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Reframing the Future of Universal Access to clean Water and Sanitation

As futurists, we’re excited to examine possibilities that are dramatic, intriguing, horrific and enticing. But what about something more mundane, such as clean water and safe sanitation? Surely, it’s easily solvable – and not a complex, unpredictable challenge of the future?

What is the challenge?

Water, sanitation and hygiene (WASH) are considered to be basic rights – but for many in our world, it does not exist. Currently, 2.2 billion people in the world cannot turn on a tap in their homes and receive clean water. More than 3.6 billion people (half of our global population) do not have access to safe sanitation in their homes (in fact, more than 500 million people practice open defecation). Every year, almost 500,000 children under the age of 5 years old will pass away from diarrhea caused by poor hygiene.

There are more statistics. But the horror of the above is chilling enough.

Is this not a “now-problem”?

To achieve the United Nations’ goal of clean water and sanitation globally, by 2030, we would have to progress at a rate of:

· Six times that of the past rate to meet the safe water goal, and

· Five times the past rate to achieve the sanitation goal.

There is also the complication that of the newly installed infrastructure, only 30% of it will still be operational after two years due to various socio-economic challenges.

The communities that require WASH suffer from extreme poverty and simply do not have the money to pay for services. For generations, they have drawn water from their nearest freshwater body. Rising pollution has made this an increasingly unsafe option. However, this pollution is not always evident to local communities, who cannot understand why they must pay for a historically free resource. Without value for this service, theft, vandalism, and lack of maintenance ensues.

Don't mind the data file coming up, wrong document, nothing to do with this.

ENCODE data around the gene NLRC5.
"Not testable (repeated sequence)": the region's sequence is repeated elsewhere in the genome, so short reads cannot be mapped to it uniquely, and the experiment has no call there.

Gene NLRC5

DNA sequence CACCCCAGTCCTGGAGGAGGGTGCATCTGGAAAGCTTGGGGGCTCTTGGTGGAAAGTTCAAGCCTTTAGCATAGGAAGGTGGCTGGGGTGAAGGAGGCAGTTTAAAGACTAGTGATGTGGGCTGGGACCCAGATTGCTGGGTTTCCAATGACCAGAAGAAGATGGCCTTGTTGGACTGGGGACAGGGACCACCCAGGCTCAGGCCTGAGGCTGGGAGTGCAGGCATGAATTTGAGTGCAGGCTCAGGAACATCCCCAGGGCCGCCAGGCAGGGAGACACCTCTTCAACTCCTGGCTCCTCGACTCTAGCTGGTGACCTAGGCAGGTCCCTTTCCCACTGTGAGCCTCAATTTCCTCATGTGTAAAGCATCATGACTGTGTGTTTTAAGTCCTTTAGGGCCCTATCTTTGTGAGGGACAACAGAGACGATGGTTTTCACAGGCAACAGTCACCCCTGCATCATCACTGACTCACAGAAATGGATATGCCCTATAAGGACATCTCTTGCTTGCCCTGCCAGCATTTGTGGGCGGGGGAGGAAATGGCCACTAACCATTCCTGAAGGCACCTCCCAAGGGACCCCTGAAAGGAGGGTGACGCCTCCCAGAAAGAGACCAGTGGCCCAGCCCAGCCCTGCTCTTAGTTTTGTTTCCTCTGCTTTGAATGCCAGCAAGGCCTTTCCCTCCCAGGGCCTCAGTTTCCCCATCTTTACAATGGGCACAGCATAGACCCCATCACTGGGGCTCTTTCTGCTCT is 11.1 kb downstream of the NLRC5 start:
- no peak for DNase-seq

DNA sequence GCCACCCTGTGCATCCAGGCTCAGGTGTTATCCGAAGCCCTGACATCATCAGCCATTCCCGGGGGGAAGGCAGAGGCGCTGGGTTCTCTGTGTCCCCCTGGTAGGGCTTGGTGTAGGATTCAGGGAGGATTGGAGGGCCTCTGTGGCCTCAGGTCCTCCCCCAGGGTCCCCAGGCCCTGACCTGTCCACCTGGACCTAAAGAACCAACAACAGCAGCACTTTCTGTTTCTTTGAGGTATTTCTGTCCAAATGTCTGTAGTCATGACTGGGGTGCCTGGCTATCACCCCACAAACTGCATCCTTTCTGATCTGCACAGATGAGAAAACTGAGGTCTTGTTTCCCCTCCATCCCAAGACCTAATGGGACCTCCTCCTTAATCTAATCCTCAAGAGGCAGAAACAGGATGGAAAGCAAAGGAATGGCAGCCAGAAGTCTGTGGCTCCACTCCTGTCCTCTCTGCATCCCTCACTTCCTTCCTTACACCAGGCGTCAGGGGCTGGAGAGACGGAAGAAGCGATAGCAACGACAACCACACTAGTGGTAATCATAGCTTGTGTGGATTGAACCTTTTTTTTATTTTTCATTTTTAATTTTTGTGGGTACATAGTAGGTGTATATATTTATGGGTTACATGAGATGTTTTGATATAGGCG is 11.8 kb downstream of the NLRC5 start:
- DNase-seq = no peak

This present state of affairs means that it is improbable to achieve universal access to clean water and safe sanitation by 2030. This is one of our future’s long-term crises.

Forecasting possible futures

To help us think about the future of clean water and sanitation, we can frame our thinking with the “4 Future Archetypes” framework.

1. The Constraint Future Archetype (Probable Future)

Global resources will continue to fund and drive WASH projects. However, because of the social challenges as previously noted, the sustainability of these initiatives will be slow and hindered. There will be little improvement in the health of these communities, and the economic potential of these areas will remain underdeveloped.

2. The Decline Future Archetype

The world’s focus shifts to dealing with climate and political challenges, resulting in decreased donor-funding for WASH projects (both implementation and educational programmes). Incorrect usage of manual technology results in sewage from pit latrines contaminating the water supply drawn through shallow hand pumps. This increases the mistrust of local communities, who have moved back to traditional practices. These water sources are polluted by upstream development and washaways from open defecation. The health of these communities worsen – and their focus turns to survival – there is no room for economic growth.